Attentional Bias in Individuals with Obsessive-Compulsive Disorder: An Eye-Tracking Methodology

Kevin Dyer

Research output: Contribution to journalArticlepeer-review


Objective: Attentional biases are implicated in theoretical models of Obsessive-Compulsive Disorder (OCD); however, conventional reaction time paradigms have not been effective in detecting these processes. Eye-tracking methods enable greater precision in identifying patterns of attentional bias. The current investigation hypothesised that individuals with OCD would demonstrate evidence of vigilance, delayed disengagement and maintenance attentional biases towards OCD-related stimuli relative to a matched control group.

Method: Participants with OCD (n=16) were compared with healthy control sample (n=16) matched by age, gender and education levels. Measures of vigilance, disengagement and maintenance bias were investigated by recording eye-movements during a free gaze task in which pairs of neutral- and OCD, or aversive- images were presented.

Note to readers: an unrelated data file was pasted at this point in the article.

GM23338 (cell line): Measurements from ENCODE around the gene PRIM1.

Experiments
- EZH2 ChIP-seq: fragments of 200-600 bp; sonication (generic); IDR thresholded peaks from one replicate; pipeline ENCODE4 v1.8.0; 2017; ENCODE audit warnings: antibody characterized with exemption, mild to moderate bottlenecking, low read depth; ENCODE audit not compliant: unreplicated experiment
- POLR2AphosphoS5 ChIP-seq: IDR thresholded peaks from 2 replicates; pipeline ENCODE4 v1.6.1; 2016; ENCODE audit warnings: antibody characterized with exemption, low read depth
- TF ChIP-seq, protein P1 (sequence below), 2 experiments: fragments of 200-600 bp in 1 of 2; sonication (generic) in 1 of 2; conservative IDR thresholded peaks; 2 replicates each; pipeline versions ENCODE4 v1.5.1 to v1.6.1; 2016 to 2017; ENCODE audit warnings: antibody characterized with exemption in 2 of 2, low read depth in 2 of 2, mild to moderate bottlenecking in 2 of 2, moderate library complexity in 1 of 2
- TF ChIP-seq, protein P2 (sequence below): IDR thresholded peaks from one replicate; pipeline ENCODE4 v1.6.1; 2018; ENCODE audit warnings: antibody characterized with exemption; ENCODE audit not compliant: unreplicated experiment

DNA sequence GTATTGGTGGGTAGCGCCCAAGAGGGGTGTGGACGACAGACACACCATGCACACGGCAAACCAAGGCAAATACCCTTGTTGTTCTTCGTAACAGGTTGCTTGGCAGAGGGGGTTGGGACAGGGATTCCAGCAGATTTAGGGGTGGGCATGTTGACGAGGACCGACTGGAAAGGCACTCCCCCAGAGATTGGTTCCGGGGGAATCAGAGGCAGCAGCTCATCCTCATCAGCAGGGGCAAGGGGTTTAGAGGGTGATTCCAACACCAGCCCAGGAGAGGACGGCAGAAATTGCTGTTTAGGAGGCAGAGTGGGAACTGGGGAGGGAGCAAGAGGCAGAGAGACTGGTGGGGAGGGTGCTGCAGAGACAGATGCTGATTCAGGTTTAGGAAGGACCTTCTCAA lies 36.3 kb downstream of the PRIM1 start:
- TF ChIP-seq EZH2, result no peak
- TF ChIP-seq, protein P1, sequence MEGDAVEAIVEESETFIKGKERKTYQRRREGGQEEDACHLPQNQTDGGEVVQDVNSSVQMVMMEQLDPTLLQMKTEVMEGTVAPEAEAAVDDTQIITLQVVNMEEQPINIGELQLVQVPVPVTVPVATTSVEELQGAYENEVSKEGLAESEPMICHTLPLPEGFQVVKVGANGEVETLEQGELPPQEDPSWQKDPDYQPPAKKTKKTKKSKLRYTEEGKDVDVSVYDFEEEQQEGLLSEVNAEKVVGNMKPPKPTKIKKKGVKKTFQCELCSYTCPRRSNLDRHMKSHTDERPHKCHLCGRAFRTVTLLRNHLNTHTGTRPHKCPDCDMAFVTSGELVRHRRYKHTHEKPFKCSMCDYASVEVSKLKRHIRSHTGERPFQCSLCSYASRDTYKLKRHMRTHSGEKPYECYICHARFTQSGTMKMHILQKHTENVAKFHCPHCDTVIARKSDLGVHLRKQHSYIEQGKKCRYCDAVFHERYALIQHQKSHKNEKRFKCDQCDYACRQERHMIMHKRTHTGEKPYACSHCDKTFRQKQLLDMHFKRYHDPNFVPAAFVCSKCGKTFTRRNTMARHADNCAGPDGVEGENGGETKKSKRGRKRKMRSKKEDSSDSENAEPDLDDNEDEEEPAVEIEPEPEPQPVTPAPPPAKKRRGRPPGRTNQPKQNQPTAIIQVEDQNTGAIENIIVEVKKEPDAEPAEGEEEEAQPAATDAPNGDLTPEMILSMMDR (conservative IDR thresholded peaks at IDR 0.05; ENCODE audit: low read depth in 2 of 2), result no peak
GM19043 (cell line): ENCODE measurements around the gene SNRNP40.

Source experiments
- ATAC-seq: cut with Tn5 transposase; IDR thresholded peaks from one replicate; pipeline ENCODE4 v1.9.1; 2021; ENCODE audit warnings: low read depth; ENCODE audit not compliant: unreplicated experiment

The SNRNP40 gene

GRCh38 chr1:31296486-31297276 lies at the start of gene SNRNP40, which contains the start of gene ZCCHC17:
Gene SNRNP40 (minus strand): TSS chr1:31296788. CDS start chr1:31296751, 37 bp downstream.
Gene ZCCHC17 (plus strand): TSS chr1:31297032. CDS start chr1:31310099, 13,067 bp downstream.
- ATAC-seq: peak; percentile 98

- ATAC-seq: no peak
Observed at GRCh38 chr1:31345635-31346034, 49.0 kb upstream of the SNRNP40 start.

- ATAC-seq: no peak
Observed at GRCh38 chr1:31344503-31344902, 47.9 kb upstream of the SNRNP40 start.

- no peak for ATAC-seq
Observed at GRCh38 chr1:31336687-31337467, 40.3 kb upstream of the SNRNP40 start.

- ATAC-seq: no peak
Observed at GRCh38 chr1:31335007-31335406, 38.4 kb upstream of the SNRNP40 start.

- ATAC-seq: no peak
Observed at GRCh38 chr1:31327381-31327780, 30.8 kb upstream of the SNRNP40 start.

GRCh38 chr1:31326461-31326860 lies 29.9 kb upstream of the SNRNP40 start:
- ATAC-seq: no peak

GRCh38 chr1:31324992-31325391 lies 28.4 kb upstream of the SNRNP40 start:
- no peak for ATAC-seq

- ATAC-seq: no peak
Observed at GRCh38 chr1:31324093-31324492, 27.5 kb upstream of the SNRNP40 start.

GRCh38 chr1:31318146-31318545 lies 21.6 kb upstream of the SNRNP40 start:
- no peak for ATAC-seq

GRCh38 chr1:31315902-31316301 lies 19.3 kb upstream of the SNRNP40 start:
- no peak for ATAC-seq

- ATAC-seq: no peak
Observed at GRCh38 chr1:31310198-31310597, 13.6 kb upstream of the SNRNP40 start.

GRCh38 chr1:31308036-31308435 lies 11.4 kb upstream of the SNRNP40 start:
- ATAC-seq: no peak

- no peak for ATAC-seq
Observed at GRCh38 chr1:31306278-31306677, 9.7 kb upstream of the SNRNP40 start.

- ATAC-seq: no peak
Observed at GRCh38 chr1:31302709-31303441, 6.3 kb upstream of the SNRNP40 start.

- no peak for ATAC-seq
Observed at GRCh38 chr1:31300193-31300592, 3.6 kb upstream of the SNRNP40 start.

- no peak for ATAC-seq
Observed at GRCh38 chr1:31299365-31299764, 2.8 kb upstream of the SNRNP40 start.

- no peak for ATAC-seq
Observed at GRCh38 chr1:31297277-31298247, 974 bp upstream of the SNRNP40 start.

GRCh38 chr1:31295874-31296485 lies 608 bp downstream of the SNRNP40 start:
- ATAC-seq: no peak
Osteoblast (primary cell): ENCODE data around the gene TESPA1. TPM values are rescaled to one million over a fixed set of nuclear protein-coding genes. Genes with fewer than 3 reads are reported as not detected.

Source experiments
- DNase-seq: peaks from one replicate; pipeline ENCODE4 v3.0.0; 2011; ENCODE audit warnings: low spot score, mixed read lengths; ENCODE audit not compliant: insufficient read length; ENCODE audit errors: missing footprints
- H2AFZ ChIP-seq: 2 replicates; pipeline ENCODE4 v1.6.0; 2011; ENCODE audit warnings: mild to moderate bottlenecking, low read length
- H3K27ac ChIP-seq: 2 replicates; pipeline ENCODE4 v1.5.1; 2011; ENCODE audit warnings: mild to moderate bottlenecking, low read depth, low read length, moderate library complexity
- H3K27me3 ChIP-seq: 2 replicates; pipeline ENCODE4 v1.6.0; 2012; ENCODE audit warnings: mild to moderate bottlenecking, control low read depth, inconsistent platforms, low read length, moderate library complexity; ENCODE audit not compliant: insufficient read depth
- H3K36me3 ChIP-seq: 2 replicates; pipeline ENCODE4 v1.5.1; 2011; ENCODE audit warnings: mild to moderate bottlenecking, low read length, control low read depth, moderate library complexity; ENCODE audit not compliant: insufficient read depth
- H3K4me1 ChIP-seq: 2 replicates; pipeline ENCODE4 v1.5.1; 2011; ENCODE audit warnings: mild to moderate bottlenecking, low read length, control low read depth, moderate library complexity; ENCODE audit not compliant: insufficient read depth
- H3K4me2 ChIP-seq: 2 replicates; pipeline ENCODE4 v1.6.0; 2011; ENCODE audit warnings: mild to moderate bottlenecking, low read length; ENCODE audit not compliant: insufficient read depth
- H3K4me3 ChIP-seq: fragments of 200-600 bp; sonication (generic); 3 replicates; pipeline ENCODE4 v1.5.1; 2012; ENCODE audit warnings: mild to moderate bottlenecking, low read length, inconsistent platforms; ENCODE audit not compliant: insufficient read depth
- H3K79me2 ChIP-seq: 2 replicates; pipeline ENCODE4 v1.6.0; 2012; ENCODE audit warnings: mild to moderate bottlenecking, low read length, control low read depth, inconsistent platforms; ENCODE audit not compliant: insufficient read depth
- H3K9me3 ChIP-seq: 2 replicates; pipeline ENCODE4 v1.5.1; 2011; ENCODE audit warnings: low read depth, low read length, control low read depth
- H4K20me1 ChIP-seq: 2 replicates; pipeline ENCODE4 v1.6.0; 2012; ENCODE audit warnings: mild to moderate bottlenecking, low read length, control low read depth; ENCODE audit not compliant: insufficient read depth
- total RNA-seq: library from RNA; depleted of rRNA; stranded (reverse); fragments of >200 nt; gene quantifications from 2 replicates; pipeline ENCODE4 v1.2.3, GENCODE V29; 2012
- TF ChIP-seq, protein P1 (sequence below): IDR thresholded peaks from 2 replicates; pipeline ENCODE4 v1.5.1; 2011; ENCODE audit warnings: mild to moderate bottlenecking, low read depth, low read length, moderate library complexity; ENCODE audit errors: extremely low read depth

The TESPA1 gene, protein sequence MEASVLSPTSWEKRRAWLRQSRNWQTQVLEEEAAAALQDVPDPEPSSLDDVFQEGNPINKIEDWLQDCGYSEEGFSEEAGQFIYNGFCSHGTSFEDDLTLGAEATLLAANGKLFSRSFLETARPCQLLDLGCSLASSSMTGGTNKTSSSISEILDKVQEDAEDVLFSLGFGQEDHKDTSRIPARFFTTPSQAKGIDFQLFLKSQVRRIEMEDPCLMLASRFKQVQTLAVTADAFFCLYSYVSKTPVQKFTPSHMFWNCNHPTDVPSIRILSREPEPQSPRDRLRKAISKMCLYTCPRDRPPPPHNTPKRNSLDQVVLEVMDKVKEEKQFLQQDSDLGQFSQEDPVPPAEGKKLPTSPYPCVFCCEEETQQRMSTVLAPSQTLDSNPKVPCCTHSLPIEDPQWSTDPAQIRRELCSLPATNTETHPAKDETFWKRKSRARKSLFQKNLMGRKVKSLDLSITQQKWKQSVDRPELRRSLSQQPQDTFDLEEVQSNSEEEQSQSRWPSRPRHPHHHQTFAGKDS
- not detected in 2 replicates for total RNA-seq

Results: The OCD group demonstrated no evidence of vigilance or delayed disengagement biases. However there were significant group differences in measures of maintenance, including significantly more fixations upon OCD and aversive images, and increased overall dwell time on OCD and aversive images. Evidence of hypervigilant orienting to all stimuli was observed during early visual processing.

Conclusions: This is the first study to investigate attentional biases using a free-gaze paradigm in individuals with OCD. Eye-tracking data demonstrated evidence of maintenance bias, but not vigilance or disengagement towards OCD stimuli. However, generalised hypervigilance and faster disengagement to all stimuli was observed. The theoretical implications of these findings are discussed in the context of anxiety-related hyperarousal and inhibitory dysfunction.
Original languageEnglish
JournalClinical Psychological Science
Publication statusSubmitted - 2016


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